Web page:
ABS stands for "Access and Benefit-Sharing", which means access to genetic resources and the compensation (to the provider country) for the advantages resulting from their use. ABS was envisioned in the Convention on Biological Diversity (CBD) and continued in the Nagoya Protocol and aims to create economic incentives for conservation and sustainable use by exploiting biodiversity.
Each Party to the CBD and Nagoya Protocol is sovereign in its decision whether to grant free access to its genetic resources or related traditional knowledge or to grant access only after prior authorisation (PIC) and to regulate the compensation of the benefits of use on the basis of contractual agreements (MAT).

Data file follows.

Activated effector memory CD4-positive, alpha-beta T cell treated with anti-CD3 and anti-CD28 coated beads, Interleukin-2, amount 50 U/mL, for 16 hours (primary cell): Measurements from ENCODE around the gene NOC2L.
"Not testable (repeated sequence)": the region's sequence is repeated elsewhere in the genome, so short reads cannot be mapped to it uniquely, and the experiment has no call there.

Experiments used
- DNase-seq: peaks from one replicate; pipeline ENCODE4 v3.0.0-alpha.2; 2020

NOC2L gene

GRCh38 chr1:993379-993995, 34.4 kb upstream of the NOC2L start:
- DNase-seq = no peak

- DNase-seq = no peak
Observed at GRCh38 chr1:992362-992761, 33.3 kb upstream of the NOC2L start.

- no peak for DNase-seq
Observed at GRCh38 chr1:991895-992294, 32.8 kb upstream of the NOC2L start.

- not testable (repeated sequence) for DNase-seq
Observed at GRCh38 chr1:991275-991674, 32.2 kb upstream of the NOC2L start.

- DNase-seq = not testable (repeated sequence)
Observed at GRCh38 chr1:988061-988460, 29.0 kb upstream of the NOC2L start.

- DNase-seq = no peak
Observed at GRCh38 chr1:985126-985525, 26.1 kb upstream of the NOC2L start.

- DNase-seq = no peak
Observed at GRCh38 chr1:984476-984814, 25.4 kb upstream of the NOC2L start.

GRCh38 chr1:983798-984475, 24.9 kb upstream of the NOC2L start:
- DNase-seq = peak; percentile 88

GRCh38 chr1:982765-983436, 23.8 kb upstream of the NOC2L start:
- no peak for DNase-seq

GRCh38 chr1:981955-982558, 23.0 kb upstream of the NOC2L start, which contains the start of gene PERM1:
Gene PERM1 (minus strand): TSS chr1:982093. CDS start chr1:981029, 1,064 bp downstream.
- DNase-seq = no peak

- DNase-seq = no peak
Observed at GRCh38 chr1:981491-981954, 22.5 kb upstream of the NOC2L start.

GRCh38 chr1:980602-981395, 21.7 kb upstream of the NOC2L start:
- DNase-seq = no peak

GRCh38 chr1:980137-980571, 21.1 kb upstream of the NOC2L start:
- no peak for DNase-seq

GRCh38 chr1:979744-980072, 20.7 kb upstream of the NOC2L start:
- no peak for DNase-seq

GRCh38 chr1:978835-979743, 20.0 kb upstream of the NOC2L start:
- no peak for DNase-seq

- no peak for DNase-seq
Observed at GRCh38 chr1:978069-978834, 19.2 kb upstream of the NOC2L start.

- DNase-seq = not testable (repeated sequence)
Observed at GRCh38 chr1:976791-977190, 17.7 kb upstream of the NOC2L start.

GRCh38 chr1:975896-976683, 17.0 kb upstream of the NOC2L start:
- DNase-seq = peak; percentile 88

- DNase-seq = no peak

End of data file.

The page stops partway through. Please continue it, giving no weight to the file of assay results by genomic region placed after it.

The Nagoya Protocol is implemented in the European Union by Regulation (EU) No. 511/2014 which came into force on October 12, 2014, the implementing Regulation (EU) 2015/1866, and the German Implementation Act, which came into force on July 1, 2016.
The Nagoya Protocol has created a framework under international law that regulates the implementation of the objectives of the UN CBD. In concrete terms, this means that any biological resource, i.e. plants, animals or parts thereof, microorganisms or even only DNA, belongs to the country from which it originates. Only human samples are excluded from this rule. Appropriate permits from the country of origin are required for the collection, export and use of resources. This explicitly applies not only to commercial use, but also to scientific or non-commercial use. Further information is available on the website of the Federal Agency for Nature Conservation, the national contact point in Germany: http://abs.bfn.de.